As I reflect on this digital citizenship indicator, I think about how essential it is for students and educators to have support from coaches in critically examining online media. With our students continuing to grow in their use of technology and presence online, comes even more importance for educators to explicitly teach informational literacy skills. One of my blog posts that highlights the need for students to critically examine online media, is the blog post, Using Curation to Promote Digital Literacy & Higher-Order Thinking. In my blog post, I share resources on how educators can use curation with students to build digital literacy skills and practice higher-order thinking. I also share strategies on the importance of shifting students from practicing collection to practicing curation, and how this practice leads to high-level thinking and critical examination of online resources and media. In order for students to grow in their ability to critically examine sources of online media, educators must scaffold this process and provide continuous opportunity for students to practice these skills. As a coach, I can support educators in designing curation tasks, which require students to design, analyze, evaluate, and synthesize as part of the curation process. With intentionality at the forefront of this digital literacy practice, curation is an incredible avenue for promoting higher-order thinking and supporting students in critical examination.
“Curation stimulates higher-order thinking, by making students dig deeper into the collection of data, finding ways to not just apply it in current scenarios, but also retain and remember it for further application in real life, any time in the future. Collection ends with gathering information, whereas curation begins with it.”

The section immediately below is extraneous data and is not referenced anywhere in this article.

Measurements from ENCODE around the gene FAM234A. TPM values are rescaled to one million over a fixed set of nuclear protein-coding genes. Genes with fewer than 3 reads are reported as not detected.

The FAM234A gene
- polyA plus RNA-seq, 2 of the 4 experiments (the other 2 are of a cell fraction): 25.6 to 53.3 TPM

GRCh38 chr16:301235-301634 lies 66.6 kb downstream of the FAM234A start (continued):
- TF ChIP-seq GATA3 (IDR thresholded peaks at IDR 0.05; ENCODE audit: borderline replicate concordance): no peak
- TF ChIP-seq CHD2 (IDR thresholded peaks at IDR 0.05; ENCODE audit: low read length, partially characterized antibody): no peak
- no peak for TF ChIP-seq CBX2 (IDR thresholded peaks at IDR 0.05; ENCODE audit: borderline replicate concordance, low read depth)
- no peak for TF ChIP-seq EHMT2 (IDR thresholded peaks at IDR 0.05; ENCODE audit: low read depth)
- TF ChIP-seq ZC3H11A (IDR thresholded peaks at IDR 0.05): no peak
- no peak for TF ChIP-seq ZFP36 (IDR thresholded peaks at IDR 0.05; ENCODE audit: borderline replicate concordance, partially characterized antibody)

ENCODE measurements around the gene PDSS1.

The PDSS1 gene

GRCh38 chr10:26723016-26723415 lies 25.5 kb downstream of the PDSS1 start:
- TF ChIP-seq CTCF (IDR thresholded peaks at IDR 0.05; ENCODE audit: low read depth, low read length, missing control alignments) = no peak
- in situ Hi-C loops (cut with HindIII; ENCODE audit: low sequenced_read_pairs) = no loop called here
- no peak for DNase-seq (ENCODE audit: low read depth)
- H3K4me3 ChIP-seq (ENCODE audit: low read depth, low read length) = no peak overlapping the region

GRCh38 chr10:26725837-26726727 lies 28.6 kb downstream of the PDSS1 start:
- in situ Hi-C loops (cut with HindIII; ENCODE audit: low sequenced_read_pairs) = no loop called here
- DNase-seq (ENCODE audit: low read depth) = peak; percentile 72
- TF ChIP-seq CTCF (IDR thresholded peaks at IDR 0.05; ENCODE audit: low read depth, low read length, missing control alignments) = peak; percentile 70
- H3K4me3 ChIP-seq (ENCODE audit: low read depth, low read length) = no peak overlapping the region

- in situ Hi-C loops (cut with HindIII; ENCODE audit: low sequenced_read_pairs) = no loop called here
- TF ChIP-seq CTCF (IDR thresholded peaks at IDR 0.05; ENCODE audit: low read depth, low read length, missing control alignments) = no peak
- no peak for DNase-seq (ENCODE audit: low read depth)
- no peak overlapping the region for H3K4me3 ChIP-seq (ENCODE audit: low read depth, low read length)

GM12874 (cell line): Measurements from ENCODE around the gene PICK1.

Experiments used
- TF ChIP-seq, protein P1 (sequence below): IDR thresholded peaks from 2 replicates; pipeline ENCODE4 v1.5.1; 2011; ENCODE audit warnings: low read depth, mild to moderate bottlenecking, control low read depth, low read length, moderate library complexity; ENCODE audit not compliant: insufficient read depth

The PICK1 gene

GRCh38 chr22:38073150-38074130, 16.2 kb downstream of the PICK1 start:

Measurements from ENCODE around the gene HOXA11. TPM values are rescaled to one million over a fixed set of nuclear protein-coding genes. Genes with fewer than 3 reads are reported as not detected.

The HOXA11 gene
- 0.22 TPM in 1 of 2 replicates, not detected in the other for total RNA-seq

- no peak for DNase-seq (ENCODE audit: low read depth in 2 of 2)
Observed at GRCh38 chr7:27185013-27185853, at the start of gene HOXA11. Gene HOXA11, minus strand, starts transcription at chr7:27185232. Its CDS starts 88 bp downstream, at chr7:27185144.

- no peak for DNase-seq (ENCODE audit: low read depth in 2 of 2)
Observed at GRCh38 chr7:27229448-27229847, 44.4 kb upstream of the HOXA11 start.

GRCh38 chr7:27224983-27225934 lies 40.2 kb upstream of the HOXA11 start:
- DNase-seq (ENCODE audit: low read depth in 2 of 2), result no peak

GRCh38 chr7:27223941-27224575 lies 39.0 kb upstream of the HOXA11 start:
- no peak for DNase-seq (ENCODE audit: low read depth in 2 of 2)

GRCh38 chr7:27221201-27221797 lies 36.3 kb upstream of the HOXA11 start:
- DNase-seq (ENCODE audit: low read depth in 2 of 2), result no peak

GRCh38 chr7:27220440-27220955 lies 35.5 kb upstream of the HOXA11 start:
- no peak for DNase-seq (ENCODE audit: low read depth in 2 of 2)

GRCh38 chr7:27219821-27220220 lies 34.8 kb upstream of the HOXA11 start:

– Kiran Jupudi, Higher-Order Thinking Through Curation
Another example of evidence of supporting students in critically examining online media is my blog post, Culminating Passion Project: A Global Collaboration with Field Experts. During this culminating passion project, students were tasked with exploring a topic of interest and interviewing a field expert connected to that topic. To prepare for expert interviews, and to gain a deeper understanding of their selected topic, students needed to engage in online research. My 4/5 teammates and I supported students in learning and practicing how to examine information online, by designing lessons on How to Evaluate the Credibility of Online Resources. These lessons proved to be incredibly beneficial as students gathered information to become knowledgeable about their topics and write interview questions for their experts. Through the thoughtful, critical discussions students engaged in about evaluating the credibility of online media, I was reminded of the importance of this practice. Educators need to provide students with opportunities for practice and dialogue about information online, and coaches must support educators in this lesson design. Our students are constantly engaging in online media, and we need to provide them with the tools to effectively, critically examine this information.
ISTE Standards for Coaches (2019). Retrieved from: https://www.iste.org/standards/for-coaches